MTBR Glossary

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  • 09-23-2011
    Pakpal73
    Another good thread, but how about adding types of trail obstacles? Ie; "Ladder" "Skinny"...
  • 09-26-2011
    jkrispies
    Quote:

    Originally Posted by David C View Post
    No problem.

    If you want, hit me with a PM of everything you would like to add and I will update the list with it, or just post it here... But in the list would be great. Credit to you off course.

    David

    I don't care about credit! We can credit the world...

    Here's a list of ground descriptions that I've gleaned primarily from tire reviews. Additions are being solicited here:
    Tree root
    Hardpack
    Mud
    Pavement
    Rocky
    Loose (same as sand?)
    Loose on hard
    Rocks on hard

    Seeking suggestions to expand list...
  • 10-02-2011
    Faralon
    wow, nice thread
  • 10-24-2011
    0010 0110
    I Know Bontrager uses TLR for TubeLess Ready

    What Does UST stand for?
  • 11-03-2011
    sarahkonamojo
    Very useful
    How about glossary addition of rear suspension types? I get VPP, beyond that I have no clue.
  • 11-06-2011
    DennisF
    Thanks for the great list.

    Here's one that had me -- CSU. Crown/Steerer/Upper -- apparently a fork minus the sliding part.
  • 11-06-2011
    David C
    Quote:

    Originally Posted by DennisF View Post
    Thanks for the great list.

    Here's one that had me -- CSU. Crown/Steerer/Upper -- apparently a fork minus the sliding part.

    So a fork without the stanchions and lowers ?
  • 11-07-2011
    DennisF
    I guess :). forkmountainbike dot com/RockShox-Alloy-CSU-assembly-09-SID-32mm-black/25-Off-Or-More/B002SQTVFY/

    I saw the term in an email from Trek regarding the E2 tapered headtube feature.
  • 11-07-2011
    Tony777
    How about the proper terms for some of the man-made obsticles on a trail? Not sure of the proper terms, but for example I am thinking of the "wood plan walls that you can ride like a roller coaster", "The single track fallen trees [the trees you cut in half so you can ride them lenght wise]", "The see-saw board that you can ride you bike along", etc.
  • 11-15-2011
    Schirmer20
    nice...........
  • 11-19-2011
    Napalm1942
    Thanks :)
  • 11-19-2011
    3fast3furious
    You mentioned Niner in your original list but you left out their wonderful acronyms.
    E.M.D- Eat my dust
    S.I.R- Steel is real
    M.C.R.-Magic Carpet Ride
    W.F.O- Wide F*ckin open
    R.I.P- well I think you know that one
  • 11-23-2011
    CapaCapa
    Thanks!
  • 11-23-2011
    David C
    Btw, here's what doing a "manual" means :

    It's to lift your front wheel off the ground to help get over an obstacle or ride up a curb, hop over a mud hole, etc. It's usually done by pulling the bars up and not like doing a wheelie, where you usually don't have to lift the bars yourself, but to use the rotation of the rear wheel by cranking down the pedals.

    About everyone is using it every time they ride, but now you know how it's called and what it means :)

    David
  • 12-06-2011
    monzie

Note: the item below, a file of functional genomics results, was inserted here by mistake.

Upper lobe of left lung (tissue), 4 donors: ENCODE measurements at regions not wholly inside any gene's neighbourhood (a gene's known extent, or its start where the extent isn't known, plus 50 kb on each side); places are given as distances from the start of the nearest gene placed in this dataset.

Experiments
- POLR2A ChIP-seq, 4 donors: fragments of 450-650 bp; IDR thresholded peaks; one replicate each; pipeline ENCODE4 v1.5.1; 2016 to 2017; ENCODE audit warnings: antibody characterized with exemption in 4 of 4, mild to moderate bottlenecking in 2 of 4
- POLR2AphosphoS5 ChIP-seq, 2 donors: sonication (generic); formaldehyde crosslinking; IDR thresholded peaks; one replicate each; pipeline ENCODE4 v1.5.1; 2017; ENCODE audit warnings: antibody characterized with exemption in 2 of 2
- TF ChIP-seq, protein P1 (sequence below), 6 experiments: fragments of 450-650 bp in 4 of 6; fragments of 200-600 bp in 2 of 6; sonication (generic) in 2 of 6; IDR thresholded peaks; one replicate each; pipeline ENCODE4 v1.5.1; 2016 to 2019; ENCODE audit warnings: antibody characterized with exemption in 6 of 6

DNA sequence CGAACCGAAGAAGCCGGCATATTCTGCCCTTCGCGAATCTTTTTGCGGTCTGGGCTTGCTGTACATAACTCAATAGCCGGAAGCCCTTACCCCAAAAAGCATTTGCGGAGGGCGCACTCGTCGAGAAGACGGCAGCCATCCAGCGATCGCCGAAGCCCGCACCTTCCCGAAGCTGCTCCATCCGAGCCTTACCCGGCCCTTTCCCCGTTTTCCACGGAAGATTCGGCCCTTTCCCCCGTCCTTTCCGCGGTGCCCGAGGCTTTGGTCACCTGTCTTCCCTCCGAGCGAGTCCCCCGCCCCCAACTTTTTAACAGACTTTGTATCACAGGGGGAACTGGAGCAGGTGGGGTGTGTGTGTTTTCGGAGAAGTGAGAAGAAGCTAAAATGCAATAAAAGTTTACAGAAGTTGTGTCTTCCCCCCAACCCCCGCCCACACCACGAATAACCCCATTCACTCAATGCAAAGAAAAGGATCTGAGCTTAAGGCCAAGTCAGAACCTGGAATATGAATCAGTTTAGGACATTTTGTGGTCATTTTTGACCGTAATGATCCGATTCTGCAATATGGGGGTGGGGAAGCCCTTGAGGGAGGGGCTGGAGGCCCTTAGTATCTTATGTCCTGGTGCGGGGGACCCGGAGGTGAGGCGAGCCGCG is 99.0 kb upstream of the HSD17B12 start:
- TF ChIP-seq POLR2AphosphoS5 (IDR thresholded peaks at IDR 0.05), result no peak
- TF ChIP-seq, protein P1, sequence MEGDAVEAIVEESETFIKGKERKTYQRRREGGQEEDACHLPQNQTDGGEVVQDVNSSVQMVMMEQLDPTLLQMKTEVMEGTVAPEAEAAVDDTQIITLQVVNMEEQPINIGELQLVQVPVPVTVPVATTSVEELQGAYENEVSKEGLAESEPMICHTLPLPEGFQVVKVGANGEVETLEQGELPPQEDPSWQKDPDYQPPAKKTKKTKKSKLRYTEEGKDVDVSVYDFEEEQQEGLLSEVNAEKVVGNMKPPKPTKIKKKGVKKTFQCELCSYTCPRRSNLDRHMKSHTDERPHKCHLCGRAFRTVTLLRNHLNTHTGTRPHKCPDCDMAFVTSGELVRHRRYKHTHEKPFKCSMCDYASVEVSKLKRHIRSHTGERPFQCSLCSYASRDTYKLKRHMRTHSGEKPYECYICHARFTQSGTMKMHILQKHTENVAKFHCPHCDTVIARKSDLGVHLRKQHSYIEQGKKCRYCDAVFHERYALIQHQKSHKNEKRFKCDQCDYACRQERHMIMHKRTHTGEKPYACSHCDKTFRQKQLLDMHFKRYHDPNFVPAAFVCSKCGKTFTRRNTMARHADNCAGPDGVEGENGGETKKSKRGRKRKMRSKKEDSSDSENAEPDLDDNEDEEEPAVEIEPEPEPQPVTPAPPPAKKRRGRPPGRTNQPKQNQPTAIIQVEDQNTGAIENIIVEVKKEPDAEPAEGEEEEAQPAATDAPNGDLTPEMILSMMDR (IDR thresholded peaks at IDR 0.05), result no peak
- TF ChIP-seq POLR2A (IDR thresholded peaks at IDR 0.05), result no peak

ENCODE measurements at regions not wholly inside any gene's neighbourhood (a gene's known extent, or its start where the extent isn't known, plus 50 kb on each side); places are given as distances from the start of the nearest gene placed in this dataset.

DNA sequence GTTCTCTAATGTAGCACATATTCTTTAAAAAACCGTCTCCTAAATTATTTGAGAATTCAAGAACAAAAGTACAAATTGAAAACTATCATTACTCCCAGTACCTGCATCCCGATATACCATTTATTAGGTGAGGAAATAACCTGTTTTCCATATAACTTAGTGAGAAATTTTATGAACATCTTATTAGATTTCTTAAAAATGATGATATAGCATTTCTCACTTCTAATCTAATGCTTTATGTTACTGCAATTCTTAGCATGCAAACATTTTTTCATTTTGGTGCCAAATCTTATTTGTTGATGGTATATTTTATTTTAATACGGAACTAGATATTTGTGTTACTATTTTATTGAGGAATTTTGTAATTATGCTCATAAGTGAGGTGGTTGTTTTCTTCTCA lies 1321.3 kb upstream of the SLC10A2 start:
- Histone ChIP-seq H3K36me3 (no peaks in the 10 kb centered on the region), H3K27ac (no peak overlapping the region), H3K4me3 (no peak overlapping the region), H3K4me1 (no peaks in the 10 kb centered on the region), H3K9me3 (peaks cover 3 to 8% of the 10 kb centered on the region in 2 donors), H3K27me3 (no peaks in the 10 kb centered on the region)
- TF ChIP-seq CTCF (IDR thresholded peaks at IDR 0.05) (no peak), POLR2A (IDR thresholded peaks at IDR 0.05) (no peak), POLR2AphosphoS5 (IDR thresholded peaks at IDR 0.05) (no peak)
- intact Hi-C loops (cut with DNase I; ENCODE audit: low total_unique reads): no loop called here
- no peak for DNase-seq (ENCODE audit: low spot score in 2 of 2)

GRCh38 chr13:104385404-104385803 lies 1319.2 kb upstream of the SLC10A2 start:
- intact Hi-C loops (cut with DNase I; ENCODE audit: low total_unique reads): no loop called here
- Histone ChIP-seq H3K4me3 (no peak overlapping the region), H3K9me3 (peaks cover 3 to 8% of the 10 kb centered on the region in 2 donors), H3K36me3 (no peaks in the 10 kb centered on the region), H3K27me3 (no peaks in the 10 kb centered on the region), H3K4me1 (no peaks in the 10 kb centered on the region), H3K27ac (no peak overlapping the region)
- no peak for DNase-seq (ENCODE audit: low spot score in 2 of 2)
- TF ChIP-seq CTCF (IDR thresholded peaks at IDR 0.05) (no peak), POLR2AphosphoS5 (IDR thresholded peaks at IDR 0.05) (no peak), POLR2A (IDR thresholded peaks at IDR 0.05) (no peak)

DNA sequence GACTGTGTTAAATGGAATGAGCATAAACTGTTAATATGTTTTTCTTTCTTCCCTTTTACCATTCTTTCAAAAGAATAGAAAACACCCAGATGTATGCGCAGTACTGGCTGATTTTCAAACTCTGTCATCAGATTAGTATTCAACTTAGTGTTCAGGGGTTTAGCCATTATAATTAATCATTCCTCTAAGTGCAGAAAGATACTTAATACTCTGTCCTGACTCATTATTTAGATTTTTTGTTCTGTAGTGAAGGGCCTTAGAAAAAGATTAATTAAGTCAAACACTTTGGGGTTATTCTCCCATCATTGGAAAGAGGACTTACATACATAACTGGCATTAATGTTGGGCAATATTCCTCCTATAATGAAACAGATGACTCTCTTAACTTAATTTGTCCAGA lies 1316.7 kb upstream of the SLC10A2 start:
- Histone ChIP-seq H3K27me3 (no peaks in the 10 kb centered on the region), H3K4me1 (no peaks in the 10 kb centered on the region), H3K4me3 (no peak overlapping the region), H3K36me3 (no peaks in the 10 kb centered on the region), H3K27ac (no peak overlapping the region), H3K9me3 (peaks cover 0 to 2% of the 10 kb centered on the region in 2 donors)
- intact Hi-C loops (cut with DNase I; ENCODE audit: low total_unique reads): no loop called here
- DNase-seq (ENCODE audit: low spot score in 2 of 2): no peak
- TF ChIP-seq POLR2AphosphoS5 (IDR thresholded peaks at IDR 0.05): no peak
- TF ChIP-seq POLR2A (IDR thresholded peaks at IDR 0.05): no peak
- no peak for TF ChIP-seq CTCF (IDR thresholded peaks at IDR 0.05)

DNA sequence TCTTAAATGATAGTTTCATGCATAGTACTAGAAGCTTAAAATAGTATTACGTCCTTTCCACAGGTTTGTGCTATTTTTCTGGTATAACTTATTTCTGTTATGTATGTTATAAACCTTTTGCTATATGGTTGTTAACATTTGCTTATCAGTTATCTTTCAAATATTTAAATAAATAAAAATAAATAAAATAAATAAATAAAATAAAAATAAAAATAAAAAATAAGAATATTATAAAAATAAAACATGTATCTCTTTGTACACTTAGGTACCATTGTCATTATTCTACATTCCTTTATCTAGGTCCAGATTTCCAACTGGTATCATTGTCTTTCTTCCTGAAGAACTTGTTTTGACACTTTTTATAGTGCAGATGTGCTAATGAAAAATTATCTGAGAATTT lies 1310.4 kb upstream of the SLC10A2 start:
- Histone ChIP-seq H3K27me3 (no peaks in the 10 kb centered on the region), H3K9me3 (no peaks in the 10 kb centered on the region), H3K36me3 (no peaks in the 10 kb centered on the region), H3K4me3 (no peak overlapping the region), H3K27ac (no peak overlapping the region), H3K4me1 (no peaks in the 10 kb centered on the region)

An update on the grammar: during my research( reading books on grammar, usage and pronunciation, for fun) I found out that ending sentences in prepositions in English is perfectly okay; since it is a Germanic language. Thanks to a book by Patricia T. O'Connor entitled "Origins of the Specious". Read it, it is amazing. It also enlightened me to the fact that it is perfectly okay to split an infinitive in English, and the culprits for these bogus rules: Latinists. Apparently they're responsible for more than their fair share of rules that muddy English.
    I wish I could just copy/paste the whole book, it's that good. I now need "Woe is I".

    Also, could we please make a concerted effort to close our parenthetical statements? I can't tell you how often I see one opening then read and never come across a closing.
  • 12-06-2011
    net wurker
    Quote:

    Originally Posted by 0010 0110 View Post
    I Know Bontrager uses TLR for TubeLess Ready

    What Does UST stand for?


    Universal Standard for Tubeless
  • 12-09-2011
    omsk
    Great List! Thanks for the Post. Reping you for this.
  • 12-09-2011
    Zoke2
    How did SWAG and 650B not make the list ... ?
  • 12-09-2011
    David C
    Well now they do. Get your definition on Zoke :)
  • 12-10-2011
    Zoke2
    Stuff We All Get ... as in T shirts, water bottles, powerbars, hammer gels, magazines etc

    650B ... not too big, not too small .... just right at 27.5
  • 12-18-2011
    Ed3
    Thank you very much!! I'm new to MTBR and MTB, and this is an extremely useful glossary for all of those abbreviations I was confused about!!
  • 12-20-2011
    lalondtm
    very neat
  • 12-21-2011
    jmg085
    wow this is awesome....I've been a bit lost when it came down to all these abbreviations lol.
  • 12-23-2011
    Xtrafresh
    This is perfect, I need to start learning about this anyway, good place to start!
  • 01-02-2012
    LNBright
    Quote:

    Originally Posted by David C View Post
    25.4mm is the diameter of the handlebar that can be clamp on the stem. The 2 sizes are 25.4mm or 31.8mm. MTB mainly use 31.8mm, as it is stronger, but both are used all across the bike industry.

    Would like to point out that there's a 3rd size, 26.0... 25.4 and 26 are both common for threaded quill stems; 31.8 is really rare to find in a threaded stem, almost all 31.8 are threadless (not all, Origin8 makes one, some custom-made ones out there, too, but, are rare).


    + + + +

    I think it'd be helpful to have a section explaining the different kinds of rear suspension....

    I'm a bit old-school, before even a front shock fork was common, and had gotten away from bikes for awhile... don't know much about all of the linkages, why some rear shocks are oriented one way versus another, etc.

    -L